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HSR’s scrapping could leave a ‘hole’ in Jurong Lake District, says Singapore report

KUALA LUMPUR (May 31): Singaporeans are continuing to study the potential fallout from Malaysia’s scrapping of the Kuala Lumpur-Singapore high-speed rail.

The Today daily reported today that Putrajaya’s decision will leave “a gaping ‘hole’ — all 12ha of it at least — in the upcoming Jurong Lake District”.

The popular Singapore paper said that “large tracts of land have been acquired by the Singapore Government for the planned development of the HSR” and chances are that the city state “would choose to keep the allocated land vacant for quite a few years to allow for the possibility of Malaysian leaders revisiting the project”.

According to the report, about 20% of the former Jurong Country Club’s (JCC) 67ha site was supposed to be allocated for the construction of the Jurong East HSR terminus.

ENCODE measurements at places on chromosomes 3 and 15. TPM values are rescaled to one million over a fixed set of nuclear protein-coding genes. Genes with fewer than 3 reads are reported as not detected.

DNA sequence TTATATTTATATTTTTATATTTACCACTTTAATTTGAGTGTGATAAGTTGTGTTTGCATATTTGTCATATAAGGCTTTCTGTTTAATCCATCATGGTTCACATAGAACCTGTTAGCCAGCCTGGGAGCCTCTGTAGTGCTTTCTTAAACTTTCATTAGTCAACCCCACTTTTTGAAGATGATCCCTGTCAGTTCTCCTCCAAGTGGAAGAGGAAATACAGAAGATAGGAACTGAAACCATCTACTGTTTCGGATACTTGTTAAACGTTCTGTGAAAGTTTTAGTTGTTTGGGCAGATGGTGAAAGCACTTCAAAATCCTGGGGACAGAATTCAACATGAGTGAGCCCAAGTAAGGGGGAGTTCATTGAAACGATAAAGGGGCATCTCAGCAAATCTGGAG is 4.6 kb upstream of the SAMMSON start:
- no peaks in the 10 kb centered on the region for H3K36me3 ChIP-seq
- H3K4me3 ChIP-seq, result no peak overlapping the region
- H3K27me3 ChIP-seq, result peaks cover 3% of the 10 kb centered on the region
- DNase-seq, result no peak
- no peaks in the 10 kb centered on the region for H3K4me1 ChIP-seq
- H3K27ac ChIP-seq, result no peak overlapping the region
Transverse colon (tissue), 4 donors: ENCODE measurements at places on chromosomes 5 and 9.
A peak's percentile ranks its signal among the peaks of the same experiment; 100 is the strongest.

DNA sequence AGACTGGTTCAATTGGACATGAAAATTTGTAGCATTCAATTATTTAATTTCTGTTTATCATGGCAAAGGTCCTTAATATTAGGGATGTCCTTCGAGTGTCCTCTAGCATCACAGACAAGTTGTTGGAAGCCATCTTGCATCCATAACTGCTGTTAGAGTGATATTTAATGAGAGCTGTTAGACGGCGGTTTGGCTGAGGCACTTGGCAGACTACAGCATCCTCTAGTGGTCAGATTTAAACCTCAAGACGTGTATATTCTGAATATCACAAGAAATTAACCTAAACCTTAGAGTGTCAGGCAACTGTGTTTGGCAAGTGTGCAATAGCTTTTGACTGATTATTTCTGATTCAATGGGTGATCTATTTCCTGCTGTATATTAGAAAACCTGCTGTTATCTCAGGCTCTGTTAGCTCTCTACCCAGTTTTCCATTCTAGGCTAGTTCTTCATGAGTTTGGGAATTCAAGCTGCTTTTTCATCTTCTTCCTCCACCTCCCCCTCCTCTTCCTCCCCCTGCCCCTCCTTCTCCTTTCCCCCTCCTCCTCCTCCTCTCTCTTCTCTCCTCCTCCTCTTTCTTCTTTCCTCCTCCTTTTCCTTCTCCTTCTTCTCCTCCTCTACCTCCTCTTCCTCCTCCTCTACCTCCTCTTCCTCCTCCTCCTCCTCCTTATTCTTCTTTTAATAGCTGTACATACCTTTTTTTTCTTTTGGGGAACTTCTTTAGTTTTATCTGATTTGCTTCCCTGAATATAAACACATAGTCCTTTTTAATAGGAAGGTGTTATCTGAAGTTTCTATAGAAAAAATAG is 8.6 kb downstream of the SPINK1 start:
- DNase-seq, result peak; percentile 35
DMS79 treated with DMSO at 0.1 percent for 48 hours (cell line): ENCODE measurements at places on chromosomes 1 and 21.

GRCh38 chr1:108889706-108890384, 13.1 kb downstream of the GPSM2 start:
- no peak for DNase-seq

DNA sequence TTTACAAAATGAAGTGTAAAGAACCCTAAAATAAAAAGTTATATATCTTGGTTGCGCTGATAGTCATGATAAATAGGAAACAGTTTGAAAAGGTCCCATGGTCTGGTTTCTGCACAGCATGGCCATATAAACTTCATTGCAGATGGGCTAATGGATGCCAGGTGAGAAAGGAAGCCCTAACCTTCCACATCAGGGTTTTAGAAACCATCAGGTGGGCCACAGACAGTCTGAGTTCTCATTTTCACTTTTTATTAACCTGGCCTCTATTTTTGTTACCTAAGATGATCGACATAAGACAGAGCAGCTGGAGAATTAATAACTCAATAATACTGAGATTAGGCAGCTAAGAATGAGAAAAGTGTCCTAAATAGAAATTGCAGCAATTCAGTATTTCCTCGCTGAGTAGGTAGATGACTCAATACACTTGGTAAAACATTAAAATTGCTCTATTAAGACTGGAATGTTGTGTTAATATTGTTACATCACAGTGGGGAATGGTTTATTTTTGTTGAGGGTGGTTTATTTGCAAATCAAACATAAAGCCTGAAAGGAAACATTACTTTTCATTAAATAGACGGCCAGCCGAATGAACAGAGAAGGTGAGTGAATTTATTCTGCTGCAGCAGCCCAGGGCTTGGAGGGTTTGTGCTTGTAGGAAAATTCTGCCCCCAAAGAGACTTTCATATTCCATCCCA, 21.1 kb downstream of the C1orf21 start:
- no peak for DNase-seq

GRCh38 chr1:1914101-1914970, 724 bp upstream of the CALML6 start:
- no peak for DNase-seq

Singapore’s Urban Redevelopment Authority has plans to redevelop the rest of the area into a “mixed-use development precinct for business”.    

Meanwhile, the Raffles Country Club (RCC) (located in Tuas) that has also been affected by the HSR is still operating.

Just a portion of the RCC’s 143ha land was supposed to be used for HSR facilities, with the remaining land hosting the Cross Island Line’s western depot.

“I don’t think [the Singapore Government] will do anything with [the allocated land] for easily a whole year.

“If the HSR is back on, where are they going to find another empty piece of land?,” ZACD Group executive director Nicholas Mak told Today.

So, it looks like the derailment of the HSR could leave the Jurong Lake District with a large parcel of idle land for some time.

The Singapore media is already gloomy with the latest Malaysian decision over the HSR project.

Today also reported on Tuesday that "investors and homeowners in Jurong can no longer expect property prices to go up as quickly as they had hoped", quoting experts.

The Straits Times ran a story with the heading "Jurong Lake District may be affected by scrapping of HSR".

It also quoted experts who said that the scrapping could "set back development of the district, where terminus was to be sited".

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